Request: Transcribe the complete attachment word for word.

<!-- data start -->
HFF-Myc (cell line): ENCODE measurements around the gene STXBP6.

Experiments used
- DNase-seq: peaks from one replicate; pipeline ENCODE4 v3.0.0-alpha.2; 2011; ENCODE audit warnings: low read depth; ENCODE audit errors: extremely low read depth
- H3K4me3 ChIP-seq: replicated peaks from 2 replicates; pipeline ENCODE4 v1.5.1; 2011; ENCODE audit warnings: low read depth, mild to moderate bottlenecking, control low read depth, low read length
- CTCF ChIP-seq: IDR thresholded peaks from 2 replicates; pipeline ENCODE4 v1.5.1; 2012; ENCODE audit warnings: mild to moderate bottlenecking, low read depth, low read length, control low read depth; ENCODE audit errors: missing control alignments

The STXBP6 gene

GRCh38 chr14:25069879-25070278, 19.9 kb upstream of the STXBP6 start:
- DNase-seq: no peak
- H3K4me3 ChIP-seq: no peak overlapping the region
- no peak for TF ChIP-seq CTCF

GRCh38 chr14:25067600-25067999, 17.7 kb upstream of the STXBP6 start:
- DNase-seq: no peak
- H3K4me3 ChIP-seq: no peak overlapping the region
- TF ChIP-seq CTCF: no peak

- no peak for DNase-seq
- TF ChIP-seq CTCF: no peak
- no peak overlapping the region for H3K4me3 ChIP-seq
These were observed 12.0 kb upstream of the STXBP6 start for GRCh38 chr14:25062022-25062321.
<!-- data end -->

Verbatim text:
HFF-Myc (cell line): ENCODE measurements around the gene STXBP6.

Experiments used
- DNase-seq: peaks from one replicate; pipeline ENCODE4 v3.0.0-alpha.2; 2011; ENCODE audit warnings: low read depth; ENCODE audit errors: extremely low read depth
- H3K4me3 ChIP-seq: replicated peaks from 2 replicates; pipeline ENCODE4 v1.5.1; 2011; ENCODE audit warnings: low read depth, mild to moderate bottlenecking, control low read depth, low read length
- CTCF ChIP-seq: IDR thresholded peaks from 2 replicates; pipeline ENCODE4 v1.5.1; 2012; ENCODE audit warnings: mild to moderate bottlenecking, low read depth, low read length, control low read depth; ENCODE audit errors: missing control alignments

The STXBP6 gene

GRCh38 chr14:25069879-25070278, 19.9 kb upstream of the STXBP6 start:
- DNase-seq: no peak
- H3K4me3 ChIP-seq: no peak overlapping the region
- no peak for TF ChIP-seq CTCF

GRCh38 chr14:25067600-25067999, 17.7 kb upstream of the STXBP6 start:
- DNase-seq: no peak
- H3K4me3 ChIP-seq: no peak overlapping the region
- TF ChIP-seq CTCF: no peak

- no peak for DNase-seq
- TF ChIP-seq CTCF: no peak
- no peak overlapping the region for H3K4me3 ChIP-seq
These were observed 12.0 kb upstream of the STXBP6 start for GRCh38 chr14:25062022-25062321.